Avoid pushing broken builds with a Git pre-commit hook + Gulp

(This tutorial assumes you are working on a Mac. Sorry, not sorry, Windows!)

Purpose: to prevent pushing broken tests or erroneous code that could break your remote build.

Getting Started

Git has many 'hooks' that fire when important actions occur: https://git-scm.com/book/en/v2/Customizing-Git-Git-Hooks

You can take advantage of these hooks to automate tasks when they fire. In this tutorial we will create a pre-commit hook to automatically test our code and abort the commit if anything fails, to keep you or your team from from pushing bad code.

Where to put your hook

All git repos have a .git folder (It may be hidden. See here for instructions to show hidden folders on Mac.) Git hooks are stored in .git > hooks. If the folder doesn't exist you can create it. To create your pre-commit hook you'll need to add a file named pre-commit (no file extension) to your .git > hooks folder.

Writing the pre-commit hook

Once you have the pre-commit file added to your .git > hooks folder you can add the scripts you want to run before each commit. Below is an example of a simple pre-commit hook I use.

# pre-commit


# Ensure that code that isn't part of the prospective commit isn't tested within your pre-commit script
git stash -q --keep-index

# Test prospective commit
gulp test

git stash pop -q

[ $RESULT -ne 0 ] && exit 1
exit 0

The first line is just a comment with the filename.

PATH=$PATH:/usr/local/bin:/usr/local/sbin is something you have to add to get your gulp commands to work. Without it, you'll get the error gulp: command not found.

git stash -q --keep-index is a line I took from this guy. It stashes files in your working copy so they don't interfere with linting or testing the files in your commit. Pretty neat!

gulp test, obviously, runs your gulp tests. RESULT=$? sets the exit status of the test to a variable.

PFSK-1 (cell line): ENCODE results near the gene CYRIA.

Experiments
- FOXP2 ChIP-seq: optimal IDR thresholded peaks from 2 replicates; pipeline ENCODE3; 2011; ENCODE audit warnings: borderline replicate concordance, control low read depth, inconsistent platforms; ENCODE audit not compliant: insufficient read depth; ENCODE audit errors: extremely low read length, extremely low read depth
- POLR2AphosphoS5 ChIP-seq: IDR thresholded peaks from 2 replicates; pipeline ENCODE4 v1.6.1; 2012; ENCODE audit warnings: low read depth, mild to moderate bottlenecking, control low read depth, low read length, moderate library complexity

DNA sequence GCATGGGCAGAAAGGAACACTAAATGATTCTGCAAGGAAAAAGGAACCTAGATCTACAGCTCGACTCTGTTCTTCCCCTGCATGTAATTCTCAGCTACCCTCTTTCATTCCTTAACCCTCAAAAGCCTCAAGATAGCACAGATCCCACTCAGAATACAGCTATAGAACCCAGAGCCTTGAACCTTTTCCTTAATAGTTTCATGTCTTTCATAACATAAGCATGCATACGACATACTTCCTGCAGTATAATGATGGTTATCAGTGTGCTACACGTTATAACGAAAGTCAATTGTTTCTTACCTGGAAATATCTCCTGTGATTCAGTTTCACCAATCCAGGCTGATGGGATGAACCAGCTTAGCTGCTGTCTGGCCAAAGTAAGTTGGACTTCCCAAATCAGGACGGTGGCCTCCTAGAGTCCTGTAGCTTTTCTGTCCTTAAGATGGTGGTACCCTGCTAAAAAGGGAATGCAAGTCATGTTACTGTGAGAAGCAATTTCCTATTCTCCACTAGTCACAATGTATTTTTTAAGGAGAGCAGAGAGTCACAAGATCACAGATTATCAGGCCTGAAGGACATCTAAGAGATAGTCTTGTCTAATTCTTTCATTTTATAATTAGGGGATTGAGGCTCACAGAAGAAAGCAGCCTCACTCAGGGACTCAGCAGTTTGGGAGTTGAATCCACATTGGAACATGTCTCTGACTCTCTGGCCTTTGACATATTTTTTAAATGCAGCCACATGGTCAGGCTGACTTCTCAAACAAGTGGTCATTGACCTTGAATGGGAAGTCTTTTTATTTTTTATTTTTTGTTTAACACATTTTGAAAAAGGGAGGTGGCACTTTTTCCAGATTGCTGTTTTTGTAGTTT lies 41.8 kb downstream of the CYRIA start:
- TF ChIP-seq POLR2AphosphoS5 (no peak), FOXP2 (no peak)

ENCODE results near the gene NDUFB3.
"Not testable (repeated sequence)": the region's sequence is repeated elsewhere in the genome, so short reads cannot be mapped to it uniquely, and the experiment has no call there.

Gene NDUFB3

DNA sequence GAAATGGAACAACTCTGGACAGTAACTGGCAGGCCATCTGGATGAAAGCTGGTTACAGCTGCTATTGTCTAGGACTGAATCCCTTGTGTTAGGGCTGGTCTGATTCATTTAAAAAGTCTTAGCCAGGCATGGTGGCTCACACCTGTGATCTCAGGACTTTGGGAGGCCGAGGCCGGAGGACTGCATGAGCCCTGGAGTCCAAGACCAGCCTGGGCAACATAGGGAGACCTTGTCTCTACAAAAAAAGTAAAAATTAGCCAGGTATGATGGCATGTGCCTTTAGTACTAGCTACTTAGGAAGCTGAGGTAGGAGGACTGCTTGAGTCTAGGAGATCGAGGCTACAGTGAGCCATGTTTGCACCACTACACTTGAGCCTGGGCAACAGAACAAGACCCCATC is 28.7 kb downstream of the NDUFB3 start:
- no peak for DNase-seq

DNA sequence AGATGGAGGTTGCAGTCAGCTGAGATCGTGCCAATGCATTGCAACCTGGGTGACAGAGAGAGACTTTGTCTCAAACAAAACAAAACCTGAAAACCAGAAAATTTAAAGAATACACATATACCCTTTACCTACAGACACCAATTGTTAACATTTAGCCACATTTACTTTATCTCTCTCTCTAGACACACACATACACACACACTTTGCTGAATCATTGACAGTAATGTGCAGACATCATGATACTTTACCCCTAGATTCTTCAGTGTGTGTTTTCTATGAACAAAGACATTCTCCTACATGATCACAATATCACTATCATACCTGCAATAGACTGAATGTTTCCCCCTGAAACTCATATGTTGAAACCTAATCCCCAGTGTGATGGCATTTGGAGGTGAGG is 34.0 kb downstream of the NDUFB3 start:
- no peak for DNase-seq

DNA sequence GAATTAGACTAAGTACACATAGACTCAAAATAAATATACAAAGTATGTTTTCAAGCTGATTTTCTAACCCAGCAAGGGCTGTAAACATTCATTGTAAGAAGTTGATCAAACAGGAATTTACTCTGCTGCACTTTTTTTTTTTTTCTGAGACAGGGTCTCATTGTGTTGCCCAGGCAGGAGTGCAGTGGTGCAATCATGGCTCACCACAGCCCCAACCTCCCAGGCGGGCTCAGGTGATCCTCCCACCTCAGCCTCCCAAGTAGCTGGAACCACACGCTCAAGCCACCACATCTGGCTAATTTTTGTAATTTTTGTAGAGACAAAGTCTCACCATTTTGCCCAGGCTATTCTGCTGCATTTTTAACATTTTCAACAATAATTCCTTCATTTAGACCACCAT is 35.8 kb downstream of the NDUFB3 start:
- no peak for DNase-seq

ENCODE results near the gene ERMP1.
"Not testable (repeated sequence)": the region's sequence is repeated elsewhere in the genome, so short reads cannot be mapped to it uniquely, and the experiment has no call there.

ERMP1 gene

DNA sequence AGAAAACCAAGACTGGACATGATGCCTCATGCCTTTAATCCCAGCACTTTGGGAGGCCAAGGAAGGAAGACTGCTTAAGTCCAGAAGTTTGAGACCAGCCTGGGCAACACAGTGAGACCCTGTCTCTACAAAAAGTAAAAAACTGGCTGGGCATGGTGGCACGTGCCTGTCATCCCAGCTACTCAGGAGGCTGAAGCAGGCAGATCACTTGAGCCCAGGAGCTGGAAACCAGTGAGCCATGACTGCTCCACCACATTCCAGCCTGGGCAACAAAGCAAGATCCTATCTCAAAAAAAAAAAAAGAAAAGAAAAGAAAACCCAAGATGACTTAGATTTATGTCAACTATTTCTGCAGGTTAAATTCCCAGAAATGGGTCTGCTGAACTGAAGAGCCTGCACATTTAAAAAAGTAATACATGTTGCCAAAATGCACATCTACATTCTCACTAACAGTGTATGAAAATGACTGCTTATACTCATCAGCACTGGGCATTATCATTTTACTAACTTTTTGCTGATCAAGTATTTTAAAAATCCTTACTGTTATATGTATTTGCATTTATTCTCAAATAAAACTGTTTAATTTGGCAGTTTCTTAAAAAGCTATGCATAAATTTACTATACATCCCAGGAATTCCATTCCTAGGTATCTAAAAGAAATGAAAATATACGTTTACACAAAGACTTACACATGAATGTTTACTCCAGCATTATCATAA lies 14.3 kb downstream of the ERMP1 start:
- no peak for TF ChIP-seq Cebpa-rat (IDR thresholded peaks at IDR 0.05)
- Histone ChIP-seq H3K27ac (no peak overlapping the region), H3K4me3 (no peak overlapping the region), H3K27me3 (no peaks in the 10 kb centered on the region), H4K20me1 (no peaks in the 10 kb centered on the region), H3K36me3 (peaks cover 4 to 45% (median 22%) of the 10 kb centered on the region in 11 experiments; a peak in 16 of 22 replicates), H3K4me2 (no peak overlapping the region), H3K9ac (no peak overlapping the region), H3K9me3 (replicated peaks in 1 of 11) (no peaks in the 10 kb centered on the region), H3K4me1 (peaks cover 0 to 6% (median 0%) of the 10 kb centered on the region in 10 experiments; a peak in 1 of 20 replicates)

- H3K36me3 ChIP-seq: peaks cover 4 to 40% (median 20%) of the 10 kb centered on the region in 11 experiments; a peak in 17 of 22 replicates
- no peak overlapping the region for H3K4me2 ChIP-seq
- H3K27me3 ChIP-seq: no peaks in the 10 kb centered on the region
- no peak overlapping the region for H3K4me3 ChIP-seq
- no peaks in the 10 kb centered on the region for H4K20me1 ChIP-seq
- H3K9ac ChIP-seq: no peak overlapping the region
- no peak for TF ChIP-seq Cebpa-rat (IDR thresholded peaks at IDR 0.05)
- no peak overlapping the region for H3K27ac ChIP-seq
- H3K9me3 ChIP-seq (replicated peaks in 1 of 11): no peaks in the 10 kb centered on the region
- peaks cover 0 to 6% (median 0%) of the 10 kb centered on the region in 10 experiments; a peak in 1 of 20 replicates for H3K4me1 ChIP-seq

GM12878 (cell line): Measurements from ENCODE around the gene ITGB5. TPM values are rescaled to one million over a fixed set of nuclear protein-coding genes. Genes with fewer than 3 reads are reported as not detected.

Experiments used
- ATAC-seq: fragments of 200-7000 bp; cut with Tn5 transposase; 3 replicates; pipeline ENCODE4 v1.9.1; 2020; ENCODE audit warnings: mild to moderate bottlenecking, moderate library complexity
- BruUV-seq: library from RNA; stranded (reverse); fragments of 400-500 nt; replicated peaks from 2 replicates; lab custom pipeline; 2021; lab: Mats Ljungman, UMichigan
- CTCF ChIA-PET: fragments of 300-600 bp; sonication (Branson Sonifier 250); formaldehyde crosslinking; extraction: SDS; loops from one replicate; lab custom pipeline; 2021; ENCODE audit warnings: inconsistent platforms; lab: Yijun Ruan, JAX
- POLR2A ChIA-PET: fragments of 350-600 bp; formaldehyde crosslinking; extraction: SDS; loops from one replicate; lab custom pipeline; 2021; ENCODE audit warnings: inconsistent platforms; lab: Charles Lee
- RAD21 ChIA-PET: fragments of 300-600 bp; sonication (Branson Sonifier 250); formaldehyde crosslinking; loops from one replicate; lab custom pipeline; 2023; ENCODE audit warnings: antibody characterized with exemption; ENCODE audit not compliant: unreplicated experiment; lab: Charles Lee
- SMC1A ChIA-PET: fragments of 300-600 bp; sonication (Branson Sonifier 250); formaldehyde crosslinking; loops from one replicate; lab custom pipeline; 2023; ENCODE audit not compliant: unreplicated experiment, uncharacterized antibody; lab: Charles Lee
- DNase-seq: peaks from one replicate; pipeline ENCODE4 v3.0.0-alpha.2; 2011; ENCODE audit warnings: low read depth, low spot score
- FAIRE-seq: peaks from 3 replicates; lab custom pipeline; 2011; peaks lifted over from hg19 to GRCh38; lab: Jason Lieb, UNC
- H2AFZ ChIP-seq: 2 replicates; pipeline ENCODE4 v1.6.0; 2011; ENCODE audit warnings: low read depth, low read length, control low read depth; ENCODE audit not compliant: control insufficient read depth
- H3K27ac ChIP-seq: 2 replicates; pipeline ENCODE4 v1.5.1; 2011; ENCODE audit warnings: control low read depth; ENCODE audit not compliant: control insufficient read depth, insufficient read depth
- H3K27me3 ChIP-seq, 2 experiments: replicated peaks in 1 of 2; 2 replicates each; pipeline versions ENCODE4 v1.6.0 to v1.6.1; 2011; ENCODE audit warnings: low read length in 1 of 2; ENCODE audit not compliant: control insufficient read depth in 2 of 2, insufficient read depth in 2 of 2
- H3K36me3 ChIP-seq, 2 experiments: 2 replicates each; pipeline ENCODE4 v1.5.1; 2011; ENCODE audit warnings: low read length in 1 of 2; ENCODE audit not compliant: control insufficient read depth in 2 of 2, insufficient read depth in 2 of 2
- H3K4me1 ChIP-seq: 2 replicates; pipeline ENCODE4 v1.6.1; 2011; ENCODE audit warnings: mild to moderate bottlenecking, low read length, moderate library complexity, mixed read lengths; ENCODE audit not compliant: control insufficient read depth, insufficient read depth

git stash pop -q releases your stashed files after the gulp test runs.

[ $RESULT -ne 0 ] && exit 1 checks the exit status stored in the RESULT variable. If it is not equal to 0, it exits with a status of 1 which aborts the commit. Otherwise exit 0 allows the commit to complete successfully.


In order for this hook to run, you must make the file executable. Use the following command in your .git > hooks directory to do so:

sudo chmod +x pre-commit  

(Just remember, you should always be carful when using sudo.)

Now that your file is executable, you can test it by purposely breaking one of your unit tests!


Now, you're all set save yourself the embarrassment of pushing bad code and breaking your project build! Keep in mind, the .git folder doesn't get pushed to your project repository so the rest of your team won't be able to use your pre-commit hook unless they too manually install it.

In an upcoming post, I'll go through how you can automate the installation of your pre-commit hook so your whole team is forced to use it. :D

Questions? Additonal tips? Please share your thoughts in a comment below!

About Author: Cassandra Wilcox
Cassandra Wilcox

Cassandra Wilcox is a full-stack JavaScript developer, Cofounder at Code Hangar Inc., Instructor at Girls Who Code, JavaScript Instructor at Skillcrush, and Organizer of Orlando LadyDevs